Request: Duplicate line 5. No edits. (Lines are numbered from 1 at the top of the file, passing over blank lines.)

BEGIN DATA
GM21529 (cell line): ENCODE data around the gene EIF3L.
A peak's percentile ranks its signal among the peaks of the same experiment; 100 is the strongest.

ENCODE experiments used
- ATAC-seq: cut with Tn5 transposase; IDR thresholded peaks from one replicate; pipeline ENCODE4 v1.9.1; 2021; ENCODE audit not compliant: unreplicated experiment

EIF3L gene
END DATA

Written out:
EIF3L gene